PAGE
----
In X.509 implementation, certificate authorities always have their own certificates and can have intermediate certificate authorities (certificate chaining). SSH does not allow all that. Following a more simplistic approach allows SSH certificate configuration to be easier and minimizes the attack surface.
Also, there are two SSH certificate formats: host certificate and user certificate. In X.509 you specify whether a certificate allows for “server authentication” or “client authentication” (a single X.509 certificate can allow for both)
Can you use an X.509 CA to issue SSH certificates?
No. To support SSH certificate-based authentication, you will need to maintain another CA that can handle SSH certificate signing and issuance because OpenSSH uses a custom (simpler) certificate format.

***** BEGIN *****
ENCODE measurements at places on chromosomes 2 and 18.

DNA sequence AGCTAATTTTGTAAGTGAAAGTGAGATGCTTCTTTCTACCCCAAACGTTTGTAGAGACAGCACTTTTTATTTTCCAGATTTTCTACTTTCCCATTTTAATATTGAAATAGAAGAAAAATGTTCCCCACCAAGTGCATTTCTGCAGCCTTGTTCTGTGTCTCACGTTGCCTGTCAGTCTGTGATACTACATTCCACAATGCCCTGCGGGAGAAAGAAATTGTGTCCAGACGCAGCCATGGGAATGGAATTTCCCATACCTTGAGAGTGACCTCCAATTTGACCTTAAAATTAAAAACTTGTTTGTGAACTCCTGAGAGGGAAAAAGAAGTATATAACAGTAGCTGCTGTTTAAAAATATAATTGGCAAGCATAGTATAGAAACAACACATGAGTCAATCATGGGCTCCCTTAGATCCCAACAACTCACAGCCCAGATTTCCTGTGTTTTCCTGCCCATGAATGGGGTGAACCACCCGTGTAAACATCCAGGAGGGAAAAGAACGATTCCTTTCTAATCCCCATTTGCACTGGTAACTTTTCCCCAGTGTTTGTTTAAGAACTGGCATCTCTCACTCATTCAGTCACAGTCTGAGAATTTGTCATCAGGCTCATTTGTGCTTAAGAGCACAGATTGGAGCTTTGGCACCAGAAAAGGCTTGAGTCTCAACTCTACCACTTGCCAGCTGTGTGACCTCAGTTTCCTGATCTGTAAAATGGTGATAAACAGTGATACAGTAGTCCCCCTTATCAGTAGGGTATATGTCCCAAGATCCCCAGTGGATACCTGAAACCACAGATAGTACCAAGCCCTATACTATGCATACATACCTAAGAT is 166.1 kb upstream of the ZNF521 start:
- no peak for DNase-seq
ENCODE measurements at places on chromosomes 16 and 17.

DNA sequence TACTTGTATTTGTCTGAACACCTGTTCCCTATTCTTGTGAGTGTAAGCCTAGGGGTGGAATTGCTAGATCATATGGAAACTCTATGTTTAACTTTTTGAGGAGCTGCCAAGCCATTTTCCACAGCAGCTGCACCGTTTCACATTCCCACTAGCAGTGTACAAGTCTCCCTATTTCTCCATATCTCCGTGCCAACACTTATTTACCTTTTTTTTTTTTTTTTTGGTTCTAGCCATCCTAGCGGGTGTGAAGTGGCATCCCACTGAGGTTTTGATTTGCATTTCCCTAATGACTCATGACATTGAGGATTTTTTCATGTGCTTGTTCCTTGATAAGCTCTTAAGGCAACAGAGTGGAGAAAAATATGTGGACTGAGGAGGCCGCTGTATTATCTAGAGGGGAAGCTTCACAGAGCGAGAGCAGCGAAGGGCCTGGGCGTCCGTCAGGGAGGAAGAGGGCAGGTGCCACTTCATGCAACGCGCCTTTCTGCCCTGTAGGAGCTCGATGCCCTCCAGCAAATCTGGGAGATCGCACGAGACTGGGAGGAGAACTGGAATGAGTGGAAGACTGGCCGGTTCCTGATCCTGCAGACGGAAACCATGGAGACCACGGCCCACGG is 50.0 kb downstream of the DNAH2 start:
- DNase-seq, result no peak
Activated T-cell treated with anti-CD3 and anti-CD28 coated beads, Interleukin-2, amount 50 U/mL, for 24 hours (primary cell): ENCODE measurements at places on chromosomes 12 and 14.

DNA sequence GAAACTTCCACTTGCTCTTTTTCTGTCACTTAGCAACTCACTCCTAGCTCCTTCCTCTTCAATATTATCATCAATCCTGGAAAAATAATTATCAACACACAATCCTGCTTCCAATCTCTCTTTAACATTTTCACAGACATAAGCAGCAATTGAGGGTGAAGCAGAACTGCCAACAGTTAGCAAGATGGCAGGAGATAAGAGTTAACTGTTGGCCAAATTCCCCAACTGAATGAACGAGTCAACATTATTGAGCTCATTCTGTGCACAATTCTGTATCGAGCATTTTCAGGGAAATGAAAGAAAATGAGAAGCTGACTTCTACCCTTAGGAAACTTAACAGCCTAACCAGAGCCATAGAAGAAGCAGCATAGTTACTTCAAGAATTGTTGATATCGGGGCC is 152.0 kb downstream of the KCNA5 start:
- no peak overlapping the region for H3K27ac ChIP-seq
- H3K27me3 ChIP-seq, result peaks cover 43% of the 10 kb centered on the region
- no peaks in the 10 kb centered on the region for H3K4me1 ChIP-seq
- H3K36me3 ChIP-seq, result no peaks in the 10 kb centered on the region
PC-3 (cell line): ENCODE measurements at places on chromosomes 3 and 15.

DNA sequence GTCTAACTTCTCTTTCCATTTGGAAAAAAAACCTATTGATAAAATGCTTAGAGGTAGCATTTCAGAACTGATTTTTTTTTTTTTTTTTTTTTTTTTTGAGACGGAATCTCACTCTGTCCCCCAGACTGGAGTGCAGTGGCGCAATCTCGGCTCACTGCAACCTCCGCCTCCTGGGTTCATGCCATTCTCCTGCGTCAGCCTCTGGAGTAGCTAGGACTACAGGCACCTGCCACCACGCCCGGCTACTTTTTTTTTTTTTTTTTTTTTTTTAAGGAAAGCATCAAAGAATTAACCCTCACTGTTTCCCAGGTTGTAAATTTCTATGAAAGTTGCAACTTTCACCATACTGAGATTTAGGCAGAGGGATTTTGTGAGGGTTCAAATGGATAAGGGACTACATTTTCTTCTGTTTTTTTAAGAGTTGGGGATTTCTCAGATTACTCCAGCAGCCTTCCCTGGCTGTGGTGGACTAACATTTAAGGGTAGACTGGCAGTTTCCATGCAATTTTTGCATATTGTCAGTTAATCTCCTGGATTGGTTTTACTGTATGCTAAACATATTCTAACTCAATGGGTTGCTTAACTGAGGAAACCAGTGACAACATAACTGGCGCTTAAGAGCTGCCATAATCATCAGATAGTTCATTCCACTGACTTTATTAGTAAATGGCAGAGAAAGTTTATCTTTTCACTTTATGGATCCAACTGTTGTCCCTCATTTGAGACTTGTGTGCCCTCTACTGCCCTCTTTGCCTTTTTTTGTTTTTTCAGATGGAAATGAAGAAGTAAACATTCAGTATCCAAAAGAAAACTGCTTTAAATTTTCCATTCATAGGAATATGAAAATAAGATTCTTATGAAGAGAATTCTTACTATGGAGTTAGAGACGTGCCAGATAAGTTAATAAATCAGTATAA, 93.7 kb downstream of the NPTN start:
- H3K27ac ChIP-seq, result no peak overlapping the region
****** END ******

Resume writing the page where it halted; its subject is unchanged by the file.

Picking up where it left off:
SSH Certificates are the right way to do SSH
OpenSSH certificates have a lot of power to them. They allow you to drop complex key approval & distribution processes. They also offer ephemeral SSH access, making key management oversights fail-secure. You should be using them if you’re not already!
We know that one of the biggest headaches about using certificate-based authentication is setting up a certificate authority. Enter Smallstep! With our open source tool step-ca, you can easily set up an SSH CA to issue SSH certificates to users and hosts. You can also leverage your existing OIDC flow to authenticate users and make the issuance of personal certificates simple for your whole team.
If you don’t want to manage your own CA server, check out our Smallstep SSH product. It’s self-service and only $3/month per host in your infrastructure.
Read our other blog posts on SSH:
Linda is an educator at heart, and her superpower is demystifying complexity. Since joining SmallStep as a developer advocate, her new mission is now to demystify and educate about PKI and digital certificates :)